On Monday the Marshall County Commissioners conducted the second reading of an ordinance for a Planned Unit Development that creates 33 shipping container homes at 3919 North Michigan Road in Plymouth.
During the public hearing on August 7th Plan Director Ty Adley explained that the existing trailer park would be developed into a gated, upscale residential development. The 33 homes would be made from shipping containers and the development will have a brick road surface with 2 driving lanes along with sidewalks on each side. A new water line will be laid under the roadway with fire hydrants and the development will also have a community building at the rear of the property.
The PUD came to the County Commissioners with a split vote of 5 to 3 as a favorable recommendation. There were also several conditions attached to the recommendation.
The county commissioners approved the first reading of the ordinance creating a Planned Unit Development for the Michigan Road property now owned by Thomas Landgrebe. Commissioner Stan Klotz warned that he still had concerns but wouldn’t stop the development at that August 7th meeting.
During this week’s meeting, Mr. Landgrebe explained that he will not allow third-party sales because you lose control of vetting who is living in the development and the former mobile home park is a prime example. He explained that this development would be more like a condominium. When the sale of a home is requested, the structure would be sold back to Adventura and they would re-vett the new owners and the exchange would be a sales contract done through attorneys instead of a real estate agent.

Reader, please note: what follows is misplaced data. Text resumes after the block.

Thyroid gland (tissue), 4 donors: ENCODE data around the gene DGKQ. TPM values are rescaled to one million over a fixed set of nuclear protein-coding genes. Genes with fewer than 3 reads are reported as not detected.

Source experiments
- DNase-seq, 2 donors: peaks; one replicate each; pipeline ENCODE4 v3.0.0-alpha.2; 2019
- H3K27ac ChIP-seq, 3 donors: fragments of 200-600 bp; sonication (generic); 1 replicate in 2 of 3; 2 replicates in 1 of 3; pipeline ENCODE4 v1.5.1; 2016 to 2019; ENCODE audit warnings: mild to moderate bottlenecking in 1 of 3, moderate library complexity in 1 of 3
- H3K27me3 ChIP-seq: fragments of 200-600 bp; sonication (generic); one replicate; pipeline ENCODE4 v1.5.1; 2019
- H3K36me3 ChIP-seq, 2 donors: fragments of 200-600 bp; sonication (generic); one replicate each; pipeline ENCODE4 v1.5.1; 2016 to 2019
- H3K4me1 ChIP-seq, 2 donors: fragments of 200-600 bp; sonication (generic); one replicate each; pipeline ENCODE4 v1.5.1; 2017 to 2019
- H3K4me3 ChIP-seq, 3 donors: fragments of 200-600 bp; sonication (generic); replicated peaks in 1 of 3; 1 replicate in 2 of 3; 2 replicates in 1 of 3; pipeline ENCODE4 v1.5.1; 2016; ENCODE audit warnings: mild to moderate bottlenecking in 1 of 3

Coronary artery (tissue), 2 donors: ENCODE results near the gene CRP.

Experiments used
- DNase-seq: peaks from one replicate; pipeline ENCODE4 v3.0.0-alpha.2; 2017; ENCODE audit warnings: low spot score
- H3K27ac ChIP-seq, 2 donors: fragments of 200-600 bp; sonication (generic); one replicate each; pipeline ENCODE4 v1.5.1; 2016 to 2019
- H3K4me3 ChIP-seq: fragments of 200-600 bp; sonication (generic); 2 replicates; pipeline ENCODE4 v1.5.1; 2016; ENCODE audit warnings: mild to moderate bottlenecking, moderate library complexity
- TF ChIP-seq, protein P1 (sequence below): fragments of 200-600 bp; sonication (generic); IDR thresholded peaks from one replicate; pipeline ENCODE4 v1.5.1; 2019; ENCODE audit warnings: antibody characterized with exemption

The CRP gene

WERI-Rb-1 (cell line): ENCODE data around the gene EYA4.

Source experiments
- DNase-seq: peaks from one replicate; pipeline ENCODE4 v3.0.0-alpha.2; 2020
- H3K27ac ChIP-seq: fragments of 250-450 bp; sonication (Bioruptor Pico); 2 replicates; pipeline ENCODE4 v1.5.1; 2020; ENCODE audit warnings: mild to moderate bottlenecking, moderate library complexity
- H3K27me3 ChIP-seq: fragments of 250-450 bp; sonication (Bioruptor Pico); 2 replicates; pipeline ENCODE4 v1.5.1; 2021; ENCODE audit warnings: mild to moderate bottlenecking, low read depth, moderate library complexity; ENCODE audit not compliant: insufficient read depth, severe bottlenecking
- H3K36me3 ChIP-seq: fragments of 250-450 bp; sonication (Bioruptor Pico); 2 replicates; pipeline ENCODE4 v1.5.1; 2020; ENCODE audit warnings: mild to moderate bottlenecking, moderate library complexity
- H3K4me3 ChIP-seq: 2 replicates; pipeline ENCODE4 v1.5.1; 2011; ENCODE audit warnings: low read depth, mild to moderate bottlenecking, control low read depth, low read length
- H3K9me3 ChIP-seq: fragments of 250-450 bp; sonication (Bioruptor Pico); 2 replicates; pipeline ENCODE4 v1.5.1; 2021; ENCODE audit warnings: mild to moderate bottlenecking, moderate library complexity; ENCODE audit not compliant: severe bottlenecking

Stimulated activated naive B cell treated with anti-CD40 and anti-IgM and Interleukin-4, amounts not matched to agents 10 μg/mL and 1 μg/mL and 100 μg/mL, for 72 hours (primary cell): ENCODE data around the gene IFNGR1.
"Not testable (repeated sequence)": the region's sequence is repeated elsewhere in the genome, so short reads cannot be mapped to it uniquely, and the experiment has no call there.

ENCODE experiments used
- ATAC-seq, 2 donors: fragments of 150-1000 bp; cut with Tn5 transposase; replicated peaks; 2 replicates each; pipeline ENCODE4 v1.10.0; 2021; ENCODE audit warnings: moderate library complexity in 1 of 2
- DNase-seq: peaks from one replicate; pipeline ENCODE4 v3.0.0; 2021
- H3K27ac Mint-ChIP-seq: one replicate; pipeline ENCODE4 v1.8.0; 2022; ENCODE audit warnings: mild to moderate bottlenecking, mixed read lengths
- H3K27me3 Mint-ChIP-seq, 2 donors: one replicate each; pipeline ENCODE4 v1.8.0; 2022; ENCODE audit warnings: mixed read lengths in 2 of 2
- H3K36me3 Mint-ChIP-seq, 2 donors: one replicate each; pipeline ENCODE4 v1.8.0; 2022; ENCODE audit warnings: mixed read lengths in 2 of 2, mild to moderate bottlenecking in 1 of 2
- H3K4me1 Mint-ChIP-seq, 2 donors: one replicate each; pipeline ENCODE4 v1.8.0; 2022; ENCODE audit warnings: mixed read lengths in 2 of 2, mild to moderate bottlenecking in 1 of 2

Landgreve said the plan he has in place has the correct zoning and the correct engineering with the infrastructure. He said it would be a deed-restricted community which would keep the development from spooling out of control in the years to come. This residential development will offer a safe and secure place to live without maintenance.
Commissioner Klotz said one of his concerns is the septic. He said while you’ve told us the state has said the septic is okay, we have no proof of it. Klotz said, “The plan commission can only look at the usage, but we can look at the whole project. I just got to be honest with you. I’ve got concerns from a business standpoint of how all this works out for people, for the public.” The commissioner said, “I’m just not convinced this is the way to go.” He continued, “I just don’t believe it is a viable option.” Klotz questioned having only an option to sell the home back to the company.
Commissioner Michael Burroughs made a motion to approve the second reading of the ordinance, but Commission President Stan Klotz did not second the motion, so it died for a lack of a second.
County Attorney James Clevenger told the commissioners and Mr. Landgrebe that if the Commissioners don’t pass the PUD ordinance within 90 days of the referral from the plan commission to the commissioners, then it would become approved.